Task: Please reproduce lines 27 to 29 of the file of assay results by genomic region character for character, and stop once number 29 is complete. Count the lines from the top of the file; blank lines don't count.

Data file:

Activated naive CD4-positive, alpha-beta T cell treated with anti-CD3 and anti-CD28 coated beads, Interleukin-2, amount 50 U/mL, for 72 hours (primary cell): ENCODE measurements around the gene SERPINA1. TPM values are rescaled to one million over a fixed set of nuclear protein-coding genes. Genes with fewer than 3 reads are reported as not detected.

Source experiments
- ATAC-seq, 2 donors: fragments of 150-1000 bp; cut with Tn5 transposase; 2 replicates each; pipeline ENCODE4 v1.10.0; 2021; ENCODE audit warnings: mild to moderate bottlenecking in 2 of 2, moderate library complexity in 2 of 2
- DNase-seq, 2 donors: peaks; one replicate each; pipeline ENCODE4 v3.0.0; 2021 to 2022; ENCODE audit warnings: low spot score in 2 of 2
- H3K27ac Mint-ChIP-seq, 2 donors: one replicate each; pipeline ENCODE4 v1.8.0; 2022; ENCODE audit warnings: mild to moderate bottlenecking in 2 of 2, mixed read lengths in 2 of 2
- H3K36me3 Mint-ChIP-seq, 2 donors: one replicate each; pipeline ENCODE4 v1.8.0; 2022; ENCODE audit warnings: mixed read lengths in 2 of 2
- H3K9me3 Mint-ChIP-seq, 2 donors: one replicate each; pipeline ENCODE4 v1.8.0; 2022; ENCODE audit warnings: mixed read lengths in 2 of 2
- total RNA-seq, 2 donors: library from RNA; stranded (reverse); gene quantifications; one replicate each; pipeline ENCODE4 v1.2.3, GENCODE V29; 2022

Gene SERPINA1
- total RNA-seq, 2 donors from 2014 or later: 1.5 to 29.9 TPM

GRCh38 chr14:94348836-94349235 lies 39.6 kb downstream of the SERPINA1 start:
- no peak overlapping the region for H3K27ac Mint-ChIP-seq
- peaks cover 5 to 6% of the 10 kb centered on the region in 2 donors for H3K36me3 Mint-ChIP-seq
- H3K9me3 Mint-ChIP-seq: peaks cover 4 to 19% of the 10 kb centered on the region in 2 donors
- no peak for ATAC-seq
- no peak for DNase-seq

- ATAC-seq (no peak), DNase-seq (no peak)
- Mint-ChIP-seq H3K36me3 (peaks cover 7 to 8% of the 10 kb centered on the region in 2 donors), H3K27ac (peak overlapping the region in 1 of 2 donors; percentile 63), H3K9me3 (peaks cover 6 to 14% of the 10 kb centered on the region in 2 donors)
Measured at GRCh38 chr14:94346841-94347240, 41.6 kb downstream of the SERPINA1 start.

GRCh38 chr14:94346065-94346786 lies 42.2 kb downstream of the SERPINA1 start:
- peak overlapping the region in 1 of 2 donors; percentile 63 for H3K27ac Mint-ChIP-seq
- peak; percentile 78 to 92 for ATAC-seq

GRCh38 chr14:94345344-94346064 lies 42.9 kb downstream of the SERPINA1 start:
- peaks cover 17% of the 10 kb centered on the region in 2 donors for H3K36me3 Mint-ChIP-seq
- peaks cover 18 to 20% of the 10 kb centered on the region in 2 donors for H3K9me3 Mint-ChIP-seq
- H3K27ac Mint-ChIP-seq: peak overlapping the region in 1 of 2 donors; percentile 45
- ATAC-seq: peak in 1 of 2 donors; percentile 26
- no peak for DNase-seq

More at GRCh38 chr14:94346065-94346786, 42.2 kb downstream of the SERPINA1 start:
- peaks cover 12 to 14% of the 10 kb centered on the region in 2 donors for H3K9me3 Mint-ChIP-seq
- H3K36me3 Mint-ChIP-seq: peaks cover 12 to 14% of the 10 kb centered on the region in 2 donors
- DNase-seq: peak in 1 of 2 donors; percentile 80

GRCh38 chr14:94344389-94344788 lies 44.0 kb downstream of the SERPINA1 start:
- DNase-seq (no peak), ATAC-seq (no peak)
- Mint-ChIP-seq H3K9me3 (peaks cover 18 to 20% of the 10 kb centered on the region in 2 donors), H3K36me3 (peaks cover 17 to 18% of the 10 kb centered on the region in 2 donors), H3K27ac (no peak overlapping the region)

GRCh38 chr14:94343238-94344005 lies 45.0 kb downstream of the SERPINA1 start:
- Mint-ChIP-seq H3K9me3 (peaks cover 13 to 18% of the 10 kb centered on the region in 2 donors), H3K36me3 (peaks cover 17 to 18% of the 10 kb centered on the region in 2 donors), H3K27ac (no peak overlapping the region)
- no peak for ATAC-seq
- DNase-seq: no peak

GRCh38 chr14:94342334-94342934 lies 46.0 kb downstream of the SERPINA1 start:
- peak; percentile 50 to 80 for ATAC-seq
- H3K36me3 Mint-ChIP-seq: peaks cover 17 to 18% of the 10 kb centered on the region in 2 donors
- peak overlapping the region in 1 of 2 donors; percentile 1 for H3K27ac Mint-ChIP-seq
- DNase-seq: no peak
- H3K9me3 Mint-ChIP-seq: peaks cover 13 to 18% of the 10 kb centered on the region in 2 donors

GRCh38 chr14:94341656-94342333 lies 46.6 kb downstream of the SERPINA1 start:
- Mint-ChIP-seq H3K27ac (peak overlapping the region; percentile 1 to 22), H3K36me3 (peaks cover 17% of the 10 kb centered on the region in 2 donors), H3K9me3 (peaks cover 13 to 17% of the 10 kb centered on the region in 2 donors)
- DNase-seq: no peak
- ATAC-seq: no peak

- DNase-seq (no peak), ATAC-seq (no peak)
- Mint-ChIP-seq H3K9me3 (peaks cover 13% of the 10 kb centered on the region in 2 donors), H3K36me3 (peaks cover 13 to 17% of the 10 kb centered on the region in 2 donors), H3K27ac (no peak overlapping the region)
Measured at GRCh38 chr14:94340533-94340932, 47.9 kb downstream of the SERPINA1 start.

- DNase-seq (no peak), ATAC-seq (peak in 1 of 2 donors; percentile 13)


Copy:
- ATAC-seq: peak in 1 of 2 donors; percentile 26
- no peak for DNase-seq

More at GRCh38 chr14:94346065-94346786, 42.2 kb downstream of the SERPINA1 start: